Braintree has a tradition of trying out new languages and technology. For a recent project, we decided to try out Go, the increasingly-popular language originally developed by Rob Pike’s team at Google.
Working in Go was tons of fun; the language designers have put a lot of work into making the language a joy to use. We particularly appreciated the first-class focus the language puts on the parts of development that are uninteresting in theory but very important in practice, such as third-party library management, coding convention enforcement, and testing.
With that said, we ran into a series of gotchas, irritants, and warts while developing our application, which I’ll elaborate on below. Ultimately, these problems were severe enough that they convinced us that we couldn't justify the gains we saw from using Go -- in application speed and easy access to concurrency tools -- against the cost using Go imposed on the development team. At the moment, we are rewriting the application in Sinatra.
Overall, our impression is that while Go has a lot of promise, the language's ecosystem for developing web applications is still extremely immature. Developers thinking about putting Go web apps in production should be prepared to run into more problems than they would with an older language.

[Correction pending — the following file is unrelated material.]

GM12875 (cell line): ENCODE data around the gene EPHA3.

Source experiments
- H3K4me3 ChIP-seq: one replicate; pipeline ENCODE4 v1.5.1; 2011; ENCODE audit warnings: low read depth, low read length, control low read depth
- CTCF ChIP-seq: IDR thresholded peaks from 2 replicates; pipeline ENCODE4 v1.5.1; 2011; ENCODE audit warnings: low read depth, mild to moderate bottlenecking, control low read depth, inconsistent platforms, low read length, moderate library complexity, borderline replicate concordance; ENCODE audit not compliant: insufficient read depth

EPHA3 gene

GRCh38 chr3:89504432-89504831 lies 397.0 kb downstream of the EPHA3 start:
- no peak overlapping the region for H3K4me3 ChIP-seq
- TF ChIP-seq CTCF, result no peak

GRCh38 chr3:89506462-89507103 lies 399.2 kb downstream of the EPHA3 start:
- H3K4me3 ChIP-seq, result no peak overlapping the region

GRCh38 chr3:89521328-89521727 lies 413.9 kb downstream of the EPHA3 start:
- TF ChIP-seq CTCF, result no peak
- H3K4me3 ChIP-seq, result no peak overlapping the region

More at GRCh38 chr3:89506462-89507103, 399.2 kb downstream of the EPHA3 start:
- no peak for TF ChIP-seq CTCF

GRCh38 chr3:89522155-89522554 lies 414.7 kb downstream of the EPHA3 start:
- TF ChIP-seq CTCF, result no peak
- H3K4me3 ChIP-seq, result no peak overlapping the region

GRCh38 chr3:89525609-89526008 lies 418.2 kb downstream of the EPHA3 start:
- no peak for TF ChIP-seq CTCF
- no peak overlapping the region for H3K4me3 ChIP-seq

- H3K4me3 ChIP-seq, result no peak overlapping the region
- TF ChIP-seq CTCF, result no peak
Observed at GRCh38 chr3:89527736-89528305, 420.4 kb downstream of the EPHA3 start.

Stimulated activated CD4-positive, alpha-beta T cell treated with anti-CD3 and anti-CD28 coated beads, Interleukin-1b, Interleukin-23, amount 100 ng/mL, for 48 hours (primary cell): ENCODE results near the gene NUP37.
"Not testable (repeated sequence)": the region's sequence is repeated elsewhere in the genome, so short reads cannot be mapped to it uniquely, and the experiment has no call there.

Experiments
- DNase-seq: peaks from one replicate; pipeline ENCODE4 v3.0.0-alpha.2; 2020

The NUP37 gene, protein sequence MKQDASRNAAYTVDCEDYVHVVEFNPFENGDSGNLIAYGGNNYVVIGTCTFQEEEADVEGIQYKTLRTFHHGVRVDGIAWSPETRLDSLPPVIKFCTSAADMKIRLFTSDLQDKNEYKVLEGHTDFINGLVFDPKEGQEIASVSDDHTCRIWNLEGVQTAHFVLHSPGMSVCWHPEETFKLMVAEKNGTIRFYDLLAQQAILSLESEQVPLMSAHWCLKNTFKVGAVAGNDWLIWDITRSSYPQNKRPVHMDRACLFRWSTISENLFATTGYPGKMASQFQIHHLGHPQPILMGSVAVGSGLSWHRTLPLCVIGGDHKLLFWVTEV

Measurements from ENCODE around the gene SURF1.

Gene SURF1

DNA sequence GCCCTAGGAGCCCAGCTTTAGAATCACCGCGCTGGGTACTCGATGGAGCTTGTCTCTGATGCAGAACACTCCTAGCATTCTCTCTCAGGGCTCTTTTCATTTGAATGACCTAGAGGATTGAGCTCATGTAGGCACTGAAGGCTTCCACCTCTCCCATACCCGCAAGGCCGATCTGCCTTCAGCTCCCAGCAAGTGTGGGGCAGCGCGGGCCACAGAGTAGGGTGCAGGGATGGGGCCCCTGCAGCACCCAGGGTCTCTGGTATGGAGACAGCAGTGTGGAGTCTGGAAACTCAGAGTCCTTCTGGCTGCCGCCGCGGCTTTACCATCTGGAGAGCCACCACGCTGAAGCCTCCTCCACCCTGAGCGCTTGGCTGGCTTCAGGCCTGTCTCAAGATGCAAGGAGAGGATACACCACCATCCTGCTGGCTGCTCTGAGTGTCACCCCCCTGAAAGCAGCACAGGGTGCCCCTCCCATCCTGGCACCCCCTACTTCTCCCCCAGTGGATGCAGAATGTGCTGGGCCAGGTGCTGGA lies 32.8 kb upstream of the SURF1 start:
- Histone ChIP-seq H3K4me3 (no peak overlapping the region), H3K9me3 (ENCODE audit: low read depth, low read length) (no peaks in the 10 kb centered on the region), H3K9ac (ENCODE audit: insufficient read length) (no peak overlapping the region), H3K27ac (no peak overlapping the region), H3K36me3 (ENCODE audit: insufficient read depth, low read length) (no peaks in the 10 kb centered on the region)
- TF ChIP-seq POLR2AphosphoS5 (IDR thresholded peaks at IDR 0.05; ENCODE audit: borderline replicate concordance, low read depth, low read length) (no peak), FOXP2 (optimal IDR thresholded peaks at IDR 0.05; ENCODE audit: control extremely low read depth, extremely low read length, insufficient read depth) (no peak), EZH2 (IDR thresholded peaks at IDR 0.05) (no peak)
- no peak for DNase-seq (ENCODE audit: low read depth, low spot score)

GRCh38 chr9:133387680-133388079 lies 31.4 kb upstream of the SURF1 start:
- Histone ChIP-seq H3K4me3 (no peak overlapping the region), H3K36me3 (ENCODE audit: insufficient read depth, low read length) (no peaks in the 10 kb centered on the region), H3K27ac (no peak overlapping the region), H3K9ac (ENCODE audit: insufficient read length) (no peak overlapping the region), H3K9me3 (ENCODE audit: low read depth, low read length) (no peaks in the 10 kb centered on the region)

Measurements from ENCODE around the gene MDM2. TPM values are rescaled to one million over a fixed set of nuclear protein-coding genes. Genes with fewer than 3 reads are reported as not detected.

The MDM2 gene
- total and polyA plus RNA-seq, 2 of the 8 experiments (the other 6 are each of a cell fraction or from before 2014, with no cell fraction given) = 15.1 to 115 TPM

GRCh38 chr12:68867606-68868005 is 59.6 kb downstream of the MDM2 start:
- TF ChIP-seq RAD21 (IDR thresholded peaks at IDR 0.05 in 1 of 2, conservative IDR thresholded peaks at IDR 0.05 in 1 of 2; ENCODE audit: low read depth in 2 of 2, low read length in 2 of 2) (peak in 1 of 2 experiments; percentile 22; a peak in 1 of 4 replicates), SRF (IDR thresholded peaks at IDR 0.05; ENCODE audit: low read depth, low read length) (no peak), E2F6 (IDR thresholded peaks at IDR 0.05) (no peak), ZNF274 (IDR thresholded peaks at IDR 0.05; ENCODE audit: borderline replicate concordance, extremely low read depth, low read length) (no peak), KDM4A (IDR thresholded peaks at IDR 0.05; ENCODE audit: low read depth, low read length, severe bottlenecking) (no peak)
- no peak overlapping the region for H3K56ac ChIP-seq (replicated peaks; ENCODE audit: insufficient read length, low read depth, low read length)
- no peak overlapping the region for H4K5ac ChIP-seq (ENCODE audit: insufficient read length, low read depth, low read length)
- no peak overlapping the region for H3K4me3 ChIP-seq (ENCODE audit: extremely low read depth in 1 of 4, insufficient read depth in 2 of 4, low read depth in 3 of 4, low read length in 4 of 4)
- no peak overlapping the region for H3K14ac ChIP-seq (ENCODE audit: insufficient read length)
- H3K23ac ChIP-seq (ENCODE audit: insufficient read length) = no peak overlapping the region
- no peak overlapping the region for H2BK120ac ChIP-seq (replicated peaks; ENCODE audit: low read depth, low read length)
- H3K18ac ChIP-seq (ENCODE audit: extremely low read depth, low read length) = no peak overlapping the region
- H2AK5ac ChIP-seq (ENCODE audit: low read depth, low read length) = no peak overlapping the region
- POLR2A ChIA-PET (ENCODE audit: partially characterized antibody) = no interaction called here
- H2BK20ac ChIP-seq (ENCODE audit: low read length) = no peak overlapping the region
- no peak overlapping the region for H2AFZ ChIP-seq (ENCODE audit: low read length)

Here are some of the problems we ran into:
1. Database Library Immaturity
A few days after we deployed to our sandbox environment, an engineer on our infrastructure team noticed that the database error log for our QA environment was huge. Examining the log immediately revealed why: every few seconds, a database connection was timing out. At the time, the application was under almost no load -- we were only servicing our own internal tests. How could our queries be timing out?
After some investigation, we found the problem: one of our HA monitoring tools -- a simple "I am alive" route that our load balancing service pings once a second -- was running a SELECT 1 query to ensure that the application could connect to the database. (This is a standard practice at Braintree; you can learn more about how we run HA services with home grown and open source tools here.) This sounds fine, but Go does not return the connection to the pool until the result is checked.
We weren’t checking the value of the query, since all we wanted to do was establish database connectivity. Because of this, the connection was never returned to the pool, and it eventually timed out.
This could have been extremely bad. The database package in Go’s standard library caps the number of idle connections per pool at 2 -- new connections after those 2 are lazily generated when needed. If we hadn't caught this bug, we never would have had idle connections. We effectively would be running without a connection pool, which would have significantly slowed down IO.
This is a classic gotcha -- it’s totally undocumented, except for a slew of TODOs in the database/sql source code, and it can ruin application performance. We were very lucky to have discovered it before sending this product to production.